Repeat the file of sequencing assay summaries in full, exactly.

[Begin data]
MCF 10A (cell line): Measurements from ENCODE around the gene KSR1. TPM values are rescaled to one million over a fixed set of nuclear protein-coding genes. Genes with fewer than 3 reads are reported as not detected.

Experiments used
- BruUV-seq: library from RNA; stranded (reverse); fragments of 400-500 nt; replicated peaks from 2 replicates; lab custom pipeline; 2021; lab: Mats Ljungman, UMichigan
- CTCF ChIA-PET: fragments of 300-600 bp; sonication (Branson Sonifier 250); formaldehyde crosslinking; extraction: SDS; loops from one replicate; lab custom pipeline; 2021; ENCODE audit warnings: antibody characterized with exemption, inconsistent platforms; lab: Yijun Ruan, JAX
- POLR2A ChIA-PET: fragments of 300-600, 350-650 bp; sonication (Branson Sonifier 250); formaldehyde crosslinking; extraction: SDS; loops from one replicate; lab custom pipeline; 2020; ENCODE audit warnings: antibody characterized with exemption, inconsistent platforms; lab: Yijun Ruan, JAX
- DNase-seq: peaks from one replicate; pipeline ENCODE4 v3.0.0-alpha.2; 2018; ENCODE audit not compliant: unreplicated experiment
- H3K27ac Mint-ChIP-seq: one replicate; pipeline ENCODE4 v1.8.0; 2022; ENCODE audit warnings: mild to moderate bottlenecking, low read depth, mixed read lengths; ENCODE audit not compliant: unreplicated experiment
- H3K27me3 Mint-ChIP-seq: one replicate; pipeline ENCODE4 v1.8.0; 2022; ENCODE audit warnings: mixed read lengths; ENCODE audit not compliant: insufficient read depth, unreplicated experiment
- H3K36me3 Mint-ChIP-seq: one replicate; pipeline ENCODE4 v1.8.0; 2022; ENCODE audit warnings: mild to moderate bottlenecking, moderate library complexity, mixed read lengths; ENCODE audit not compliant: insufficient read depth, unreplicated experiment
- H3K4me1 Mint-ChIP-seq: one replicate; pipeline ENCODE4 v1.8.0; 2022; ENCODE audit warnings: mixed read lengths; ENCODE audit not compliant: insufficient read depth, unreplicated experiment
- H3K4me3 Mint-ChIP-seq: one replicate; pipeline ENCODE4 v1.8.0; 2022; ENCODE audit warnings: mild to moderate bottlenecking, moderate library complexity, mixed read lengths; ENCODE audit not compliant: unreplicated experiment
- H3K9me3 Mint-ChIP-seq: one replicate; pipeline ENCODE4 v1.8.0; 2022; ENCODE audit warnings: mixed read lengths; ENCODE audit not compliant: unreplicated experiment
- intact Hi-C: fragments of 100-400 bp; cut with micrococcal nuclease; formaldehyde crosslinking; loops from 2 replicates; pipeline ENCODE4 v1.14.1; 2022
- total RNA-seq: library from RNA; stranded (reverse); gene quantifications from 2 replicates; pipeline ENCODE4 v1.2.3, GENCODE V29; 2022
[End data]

MCF 10A (cell line): Measurements from ENCODE around the gene KSR1. TPM values are rescaled to one million over a fixed set of nuclear protein-coding genes. Genes with fewer than 3 reads are reported as not detected.

Experiments used
- BruUV-seq: library from RNA; stranded (reverse); fragments of 400-500 nt; replicated peaks from 2 replicates; lab custom pipeline; 2021; lab: Mats Ljungman, UMichigan
- CTCF ChIA-PET: fragments of 300-600 bp; sonication (Branson Sonifier 250); formaldehyde crosslinking; extraction: SDS; loops from one replicate; lab custom pipeline; 2021; ENCODE audit warnings: antibody characterized with exemption, inconsistent platforms; lab: Yijun Ruan, JAX
- POLR2A ChIA-PET: fragments of 300-600, 350-650 bp; sonication (Branson Sonifier 250); formaldehyde crosslinking; extraction: SDS; loops from one replicate; lab custom pipeline; 2020; ENCODE audit warnings: antibody characterized with exemption, inconsistent platforms; lab: Yijun Ruan, JAX
- DNase-seq: peaks from one replicate; pipeline ENCODE4 v3.0.0-alpha.2; 2018; ENCODE audit not compliant: unreplicated experiment
- H3K27ac Mint-ChIP-seq: one replicate; pipeline ENCODE4 v1.8.0; 2022; ENCODE audit warnings: mild to moderate bottlenecking, low read depth, mixed read lengths; ENCODE audit not compliant: unreplicated experiment
- H3K27me3 Mint-ChIP-seq: one replicate; pipeline ENCODE4 v1.8.0; 2022; ENCODE audit warnings: mixed read lengths; ENCODE audit not compliant: insufficient read depth, unreplicated experiment
- H3K36me3 Mint-ChIP-seq: one replicate; pipeline ENCODE4 v1.8.0; 2022; ENCODE audit warnings: mild to moderate bottlenecking, moderate library complexity, mixed read lengths; ENCODE audit not compliant: insufficient read depth, unreplicated experiment
- H3K4me1 Mint-ChIP-seq: one replicate; pipeline ENCODE4 v1.8.0; 2022; ENCODE audit warnings: mixed read lengths; ENCODE audit not compliant: insufficient read depth, unreplicated experiment
- H3K4me3 Mint-ChIP-seq: one replicate; pipeline ENCODE4 v1.8.0; 2022; ENCODE audit warnings: mild to moderate bottlenecking, moderate library complexity, mixed read lengths; ENCODE audit not compliant: unreplicated experiment
- H3K9me3 Mint-ChIP-seq: one replicate; pipeline ENCODE4 v1.8.0; 2022; ENCODE audit warnings: mixed read lengths; ENCODE audit not compliant: unreplicated experiment
- intact Hi-C: fragments of 100-400 bp; cut with micrococcal nuclease; formaldehyde crosslinking; loops from 2 replicates; pipeline ENCODE4 v1.14.1; 2022
- total RNA-seq: library from RNA; stranded (reverse); gene quantifications from 2 replicates; pipeline ENCODE4 v1.2.3, GENCODE V29; 2022